By this definition there is a lot of magic in the academy. Our colleagues spend years or even decades deciphering papyri, learning long-lost languages, trying to solve fantastically complex mathematical theorems, or tracking down the smallest bits of evidence or assembling the largest imaginable data sets. Audio, done well, can display this incredible obsession to audiences, and as Teller notes, revealing how a magic trick is done—by grit and practice and sheer will—often enhances appreciation for magic rather than dissipating it.

Finally, and most importantly, podcasts have an unparalleled ability to convey the reality of academic work, and inculcate appreciation of it—better than the blog because of the nature of audio and especially the unique character of the human voice. From the time we are babies, we respond differently to voices than to other sounds in our world. As the most social of animals, we are incredibly adept at picking up subtle cues from the human voice—excitement, nervousness, ambivalence, assurance.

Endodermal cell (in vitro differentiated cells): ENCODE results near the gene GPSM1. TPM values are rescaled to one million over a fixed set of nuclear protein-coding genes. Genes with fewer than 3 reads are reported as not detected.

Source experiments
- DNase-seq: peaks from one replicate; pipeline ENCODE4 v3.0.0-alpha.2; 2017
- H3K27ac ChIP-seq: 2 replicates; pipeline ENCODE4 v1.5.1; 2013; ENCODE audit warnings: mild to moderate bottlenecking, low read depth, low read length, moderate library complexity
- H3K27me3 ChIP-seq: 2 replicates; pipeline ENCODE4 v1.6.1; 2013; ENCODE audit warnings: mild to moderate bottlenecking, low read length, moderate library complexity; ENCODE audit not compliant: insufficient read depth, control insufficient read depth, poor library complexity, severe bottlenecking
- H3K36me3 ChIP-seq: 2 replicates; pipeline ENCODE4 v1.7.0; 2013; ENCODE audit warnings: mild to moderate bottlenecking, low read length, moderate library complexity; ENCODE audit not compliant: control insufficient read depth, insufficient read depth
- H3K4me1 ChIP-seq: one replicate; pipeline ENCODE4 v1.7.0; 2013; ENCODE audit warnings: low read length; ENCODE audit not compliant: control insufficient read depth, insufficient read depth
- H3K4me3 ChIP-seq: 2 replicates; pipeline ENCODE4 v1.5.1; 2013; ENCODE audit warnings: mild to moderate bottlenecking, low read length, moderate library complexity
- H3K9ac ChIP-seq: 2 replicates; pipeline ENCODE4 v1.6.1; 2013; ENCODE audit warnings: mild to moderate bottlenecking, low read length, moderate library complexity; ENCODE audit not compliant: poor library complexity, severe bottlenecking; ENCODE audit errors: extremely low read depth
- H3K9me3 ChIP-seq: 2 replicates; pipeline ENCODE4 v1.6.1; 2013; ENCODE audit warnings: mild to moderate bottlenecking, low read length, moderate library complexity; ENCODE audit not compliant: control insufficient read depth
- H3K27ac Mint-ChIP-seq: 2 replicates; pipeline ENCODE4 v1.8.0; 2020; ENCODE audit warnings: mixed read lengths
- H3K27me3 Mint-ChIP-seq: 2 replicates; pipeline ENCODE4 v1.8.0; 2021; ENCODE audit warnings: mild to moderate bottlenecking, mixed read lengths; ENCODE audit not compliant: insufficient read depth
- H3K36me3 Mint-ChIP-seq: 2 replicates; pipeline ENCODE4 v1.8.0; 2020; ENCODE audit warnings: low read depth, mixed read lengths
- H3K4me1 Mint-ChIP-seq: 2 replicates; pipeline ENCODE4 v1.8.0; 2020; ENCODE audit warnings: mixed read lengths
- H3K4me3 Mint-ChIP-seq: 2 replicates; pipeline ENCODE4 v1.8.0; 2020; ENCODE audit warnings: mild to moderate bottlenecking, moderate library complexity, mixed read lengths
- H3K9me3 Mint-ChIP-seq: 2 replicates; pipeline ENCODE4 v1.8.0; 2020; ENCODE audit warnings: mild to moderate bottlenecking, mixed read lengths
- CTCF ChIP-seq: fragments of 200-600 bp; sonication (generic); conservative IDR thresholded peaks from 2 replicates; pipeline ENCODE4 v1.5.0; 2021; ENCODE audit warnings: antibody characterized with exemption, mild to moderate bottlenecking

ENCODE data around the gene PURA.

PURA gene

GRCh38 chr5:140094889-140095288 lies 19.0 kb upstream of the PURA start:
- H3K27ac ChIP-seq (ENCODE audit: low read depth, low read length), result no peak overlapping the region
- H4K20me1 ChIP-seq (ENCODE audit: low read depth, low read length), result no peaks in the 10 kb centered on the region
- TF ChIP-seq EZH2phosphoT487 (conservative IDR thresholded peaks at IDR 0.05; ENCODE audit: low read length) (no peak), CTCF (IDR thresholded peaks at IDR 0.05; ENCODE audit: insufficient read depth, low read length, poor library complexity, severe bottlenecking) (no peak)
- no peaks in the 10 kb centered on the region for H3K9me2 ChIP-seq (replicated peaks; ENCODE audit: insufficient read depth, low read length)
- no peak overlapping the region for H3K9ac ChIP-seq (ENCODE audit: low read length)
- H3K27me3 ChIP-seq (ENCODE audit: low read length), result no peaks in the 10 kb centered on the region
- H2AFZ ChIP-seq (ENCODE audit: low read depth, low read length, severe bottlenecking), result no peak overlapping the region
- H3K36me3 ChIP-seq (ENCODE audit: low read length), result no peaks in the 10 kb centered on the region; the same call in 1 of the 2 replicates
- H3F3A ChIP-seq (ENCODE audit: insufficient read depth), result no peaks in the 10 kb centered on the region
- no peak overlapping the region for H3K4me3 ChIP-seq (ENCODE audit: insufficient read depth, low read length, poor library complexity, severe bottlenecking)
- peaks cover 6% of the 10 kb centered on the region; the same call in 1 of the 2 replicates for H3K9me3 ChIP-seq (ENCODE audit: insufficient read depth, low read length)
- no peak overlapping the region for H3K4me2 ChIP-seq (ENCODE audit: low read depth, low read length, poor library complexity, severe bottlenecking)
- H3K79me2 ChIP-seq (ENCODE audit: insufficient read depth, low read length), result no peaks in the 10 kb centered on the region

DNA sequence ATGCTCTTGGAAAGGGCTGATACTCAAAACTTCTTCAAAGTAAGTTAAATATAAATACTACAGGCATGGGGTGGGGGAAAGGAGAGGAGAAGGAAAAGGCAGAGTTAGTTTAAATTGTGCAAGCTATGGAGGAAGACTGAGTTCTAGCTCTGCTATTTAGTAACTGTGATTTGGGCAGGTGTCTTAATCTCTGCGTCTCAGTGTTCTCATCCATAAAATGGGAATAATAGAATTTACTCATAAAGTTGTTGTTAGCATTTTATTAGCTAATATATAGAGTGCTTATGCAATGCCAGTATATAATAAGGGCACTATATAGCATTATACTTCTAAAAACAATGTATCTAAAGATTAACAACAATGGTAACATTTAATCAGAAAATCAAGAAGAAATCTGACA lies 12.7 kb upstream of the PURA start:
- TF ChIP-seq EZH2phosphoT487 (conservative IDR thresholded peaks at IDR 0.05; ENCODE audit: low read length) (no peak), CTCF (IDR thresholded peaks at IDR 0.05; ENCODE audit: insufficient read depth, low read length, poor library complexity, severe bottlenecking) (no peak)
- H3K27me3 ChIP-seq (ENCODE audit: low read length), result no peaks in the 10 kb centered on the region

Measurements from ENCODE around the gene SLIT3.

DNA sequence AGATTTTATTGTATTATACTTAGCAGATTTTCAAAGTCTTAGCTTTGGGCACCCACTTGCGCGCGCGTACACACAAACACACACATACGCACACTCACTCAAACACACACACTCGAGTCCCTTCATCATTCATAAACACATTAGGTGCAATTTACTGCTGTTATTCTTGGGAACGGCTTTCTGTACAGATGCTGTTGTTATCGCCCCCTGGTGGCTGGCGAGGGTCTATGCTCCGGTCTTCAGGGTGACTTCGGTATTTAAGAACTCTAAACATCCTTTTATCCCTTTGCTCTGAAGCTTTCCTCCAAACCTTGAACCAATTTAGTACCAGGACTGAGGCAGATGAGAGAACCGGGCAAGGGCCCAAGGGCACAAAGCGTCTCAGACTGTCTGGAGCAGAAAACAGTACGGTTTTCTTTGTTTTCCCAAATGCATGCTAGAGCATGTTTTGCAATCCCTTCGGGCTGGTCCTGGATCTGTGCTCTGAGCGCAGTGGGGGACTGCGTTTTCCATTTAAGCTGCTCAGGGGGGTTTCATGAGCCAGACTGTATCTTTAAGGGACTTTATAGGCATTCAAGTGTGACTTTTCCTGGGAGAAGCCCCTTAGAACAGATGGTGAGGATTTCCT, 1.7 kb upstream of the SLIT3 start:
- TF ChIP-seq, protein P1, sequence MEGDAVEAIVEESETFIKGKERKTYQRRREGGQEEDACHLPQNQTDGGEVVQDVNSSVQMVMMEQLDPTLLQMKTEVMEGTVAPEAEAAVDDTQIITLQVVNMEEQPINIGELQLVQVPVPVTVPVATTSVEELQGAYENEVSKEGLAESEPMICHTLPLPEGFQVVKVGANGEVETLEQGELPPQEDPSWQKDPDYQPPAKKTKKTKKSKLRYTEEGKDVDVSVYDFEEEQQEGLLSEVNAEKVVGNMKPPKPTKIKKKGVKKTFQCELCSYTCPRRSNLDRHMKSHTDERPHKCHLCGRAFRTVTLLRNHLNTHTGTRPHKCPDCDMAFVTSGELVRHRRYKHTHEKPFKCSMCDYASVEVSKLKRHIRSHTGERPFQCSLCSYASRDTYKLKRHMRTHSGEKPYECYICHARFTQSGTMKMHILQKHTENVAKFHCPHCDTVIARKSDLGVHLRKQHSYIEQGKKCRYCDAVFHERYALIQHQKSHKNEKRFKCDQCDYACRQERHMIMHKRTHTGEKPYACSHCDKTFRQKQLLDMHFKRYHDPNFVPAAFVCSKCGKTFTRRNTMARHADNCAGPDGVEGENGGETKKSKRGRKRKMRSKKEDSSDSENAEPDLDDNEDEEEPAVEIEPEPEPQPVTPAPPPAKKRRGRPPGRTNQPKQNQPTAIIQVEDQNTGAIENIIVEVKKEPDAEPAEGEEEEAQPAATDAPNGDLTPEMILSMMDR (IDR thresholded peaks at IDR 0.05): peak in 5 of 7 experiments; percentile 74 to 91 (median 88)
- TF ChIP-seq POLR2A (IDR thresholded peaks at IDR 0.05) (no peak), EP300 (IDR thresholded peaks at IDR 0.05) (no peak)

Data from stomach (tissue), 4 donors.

The human voice can thus communicate one’s humanity to the listener in a way that most academic writing has enormous trouble with—and as I noted earlier, was never really structured to do.

But it has to be the right type of voice, a topic of many of the sessions at this conference today. If you are an academic, are you projecting a know-it-all voice, the voice of the article and the academic monograph, or the more cautious, thoughtful voice that is really in your head as you pursue your research? Are you merely recounting the end results of a process, or pulling the curtain back and showing the human—and often engrossing—processes behind the discoveries?

Academic podcasts are often criticized as raw and unedited, but they can take advantage of this lack of polish in comparison to a monograph or an article. In podcasts, we can hear a potent and unique combination of the expertise of academics with the informality of extemporaneous speech.